By Clemente Lisi – NEW YORK, NY (July 9, 2012) US Soccer Players — Players from all over the world have called Major League Soccer home. MLS has been, and continues to be, a reflection of America. Hailing from South America, Europe, Africa and Asia, there have been many players – both good, bad and somewhere in between – who have signed with teams since the League’s inception in 1996. Italy is a country that has produced a disproportionate amount of soccer talent over the years, but very few of those players have migrated to MLS over the past 17 seasons.
With that in mind, it is interesting when a team like the Montreal Impact signs four Italians in a single season. The latest signing came this past Thursday when the team confirmed it had acquired AC Milan defender Alessandro Nesta. The 36-year-old is the latest Italian player to enter the League, but more on that later. Overall, Italian players have been reluctant to play in the United States.
“They (my teammates) will teach me about this new League and how to handle games in what is a new place for me,” Nesta told reporters Friday at a news conference. “The rest will work itself out.”
It hasn’t always worked itself out. The few who made the journey in 1996 were midfielder Roberto Donadoni and defender Nicola Caricola, both settling in New York to play with the MetroStars. Both are perfect examples of why Italians have been a mixed bag, but have mostly been a bad investment. The argument over the value of Italian players and what they can contribute to MLS is again at the forefront given the Impact’s recent moves.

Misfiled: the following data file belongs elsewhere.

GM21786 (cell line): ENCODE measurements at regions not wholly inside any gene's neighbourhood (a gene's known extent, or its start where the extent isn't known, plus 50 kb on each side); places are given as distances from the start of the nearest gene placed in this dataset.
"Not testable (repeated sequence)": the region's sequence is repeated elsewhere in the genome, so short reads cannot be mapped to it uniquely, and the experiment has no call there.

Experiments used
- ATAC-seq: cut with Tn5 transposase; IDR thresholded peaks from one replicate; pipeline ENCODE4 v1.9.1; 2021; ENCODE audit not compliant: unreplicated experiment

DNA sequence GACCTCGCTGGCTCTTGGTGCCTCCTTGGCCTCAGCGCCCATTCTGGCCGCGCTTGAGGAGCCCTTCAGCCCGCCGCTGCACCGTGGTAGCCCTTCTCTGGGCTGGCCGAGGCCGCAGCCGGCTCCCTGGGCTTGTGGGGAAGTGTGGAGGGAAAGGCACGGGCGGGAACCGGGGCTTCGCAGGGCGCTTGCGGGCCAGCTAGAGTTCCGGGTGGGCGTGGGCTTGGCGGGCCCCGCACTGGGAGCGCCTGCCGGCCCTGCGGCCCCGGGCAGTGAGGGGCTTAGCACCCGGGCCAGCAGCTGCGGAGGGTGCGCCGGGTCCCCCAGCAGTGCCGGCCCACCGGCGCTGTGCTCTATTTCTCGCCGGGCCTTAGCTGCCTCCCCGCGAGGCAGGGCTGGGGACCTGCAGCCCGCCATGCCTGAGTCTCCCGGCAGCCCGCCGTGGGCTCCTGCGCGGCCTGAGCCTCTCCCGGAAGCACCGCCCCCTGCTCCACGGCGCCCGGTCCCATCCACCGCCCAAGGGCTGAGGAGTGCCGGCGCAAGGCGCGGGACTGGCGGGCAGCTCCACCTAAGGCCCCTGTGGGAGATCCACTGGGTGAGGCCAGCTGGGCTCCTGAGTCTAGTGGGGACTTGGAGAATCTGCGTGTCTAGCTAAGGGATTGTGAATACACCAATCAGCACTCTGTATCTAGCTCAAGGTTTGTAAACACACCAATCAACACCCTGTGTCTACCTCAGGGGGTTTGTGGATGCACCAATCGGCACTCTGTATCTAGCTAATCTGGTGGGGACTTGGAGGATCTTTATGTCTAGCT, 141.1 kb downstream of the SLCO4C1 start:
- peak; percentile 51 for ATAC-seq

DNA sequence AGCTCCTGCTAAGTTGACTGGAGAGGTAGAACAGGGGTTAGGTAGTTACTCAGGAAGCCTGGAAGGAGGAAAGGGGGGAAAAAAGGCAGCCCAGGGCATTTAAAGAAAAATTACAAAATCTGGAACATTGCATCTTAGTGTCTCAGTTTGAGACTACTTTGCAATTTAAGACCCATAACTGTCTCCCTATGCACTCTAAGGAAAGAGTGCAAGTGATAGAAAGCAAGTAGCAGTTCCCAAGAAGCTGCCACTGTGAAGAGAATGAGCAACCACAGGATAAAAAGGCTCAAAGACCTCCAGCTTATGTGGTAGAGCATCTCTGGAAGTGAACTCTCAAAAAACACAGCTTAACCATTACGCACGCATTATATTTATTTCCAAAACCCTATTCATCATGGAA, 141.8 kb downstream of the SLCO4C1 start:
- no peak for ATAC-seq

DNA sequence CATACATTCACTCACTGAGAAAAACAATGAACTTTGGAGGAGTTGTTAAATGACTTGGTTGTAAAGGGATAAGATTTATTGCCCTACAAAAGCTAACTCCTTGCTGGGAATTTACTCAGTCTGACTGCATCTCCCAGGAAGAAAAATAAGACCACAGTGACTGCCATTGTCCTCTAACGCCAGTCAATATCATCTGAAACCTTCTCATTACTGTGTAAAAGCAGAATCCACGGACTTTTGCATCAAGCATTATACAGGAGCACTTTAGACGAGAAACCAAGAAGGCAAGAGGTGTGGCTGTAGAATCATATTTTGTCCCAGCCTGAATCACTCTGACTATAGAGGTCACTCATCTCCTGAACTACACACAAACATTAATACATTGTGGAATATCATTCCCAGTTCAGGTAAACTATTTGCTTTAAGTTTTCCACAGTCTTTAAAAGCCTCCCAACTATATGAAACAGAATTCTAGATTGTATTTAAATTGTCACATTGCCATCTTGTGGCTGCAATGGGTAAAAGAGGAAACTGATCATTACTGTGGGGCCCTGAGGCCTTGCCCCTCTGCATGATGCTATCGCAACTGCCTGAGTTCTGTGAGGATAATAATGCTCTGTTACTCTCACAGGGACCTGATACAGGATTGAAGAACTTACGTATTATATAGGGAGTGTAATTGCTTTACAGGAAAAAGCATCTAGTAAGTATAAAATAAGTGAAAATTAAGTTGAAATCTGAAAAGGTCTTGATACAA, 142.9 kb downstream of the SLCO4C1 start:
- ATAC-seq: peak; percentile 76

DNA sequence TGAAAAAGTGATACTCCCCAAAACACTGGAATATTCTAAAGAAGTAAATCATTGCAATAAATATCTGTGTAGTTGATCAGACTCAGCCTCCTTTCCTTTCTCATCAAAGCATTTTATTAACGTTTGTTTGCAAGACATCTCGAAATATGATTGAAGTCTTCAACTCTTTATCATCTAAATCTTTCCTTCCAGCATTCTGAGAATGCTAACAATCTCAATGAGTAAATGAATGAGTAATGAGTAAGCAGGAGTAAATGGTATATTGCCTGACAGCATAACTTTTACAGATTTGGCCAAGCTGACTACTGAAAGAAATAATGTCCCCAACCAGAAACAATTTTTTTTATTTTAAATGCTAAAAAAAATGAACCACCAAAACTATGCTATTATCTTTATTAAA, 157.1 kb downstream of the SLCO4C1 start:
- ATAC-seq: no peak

Donadoni, a midfielder with AC Milan at the time, signed with the MetroStars much in the same way most foreigners came to MLS in the early years. Big names were supposed to attract fans that had spent years watching games on TV – and he was by far one of the best players that season. On the other hand, Caricola, a journeyman defender famous for a four-year stint with Juventus in the 1980s, was a bust. He scored an own goal past Tony Meola in the team’s first home game against New England with only seconds left on the clock. Some say the franchise has never recovered. The goal has become known as the “Curse of Caricola.”
Donadoni’s success led to a return to AC Milan after the 1997 MLS season. Donadoni never delivered MLS Cup glory to the MetroStars, but did help the Italian giants win a league title, his sixth, before ending his career in Saudi Arabia. Caricola, meanwhile, retired after the ’96 season. Since then, only a handful of Italian stars have played in this country, choosing instead to stay within their national borders and finish their careers with lesser-known teams. Roberto Baggio, for instance, ended his career with Brescia, not in MLS.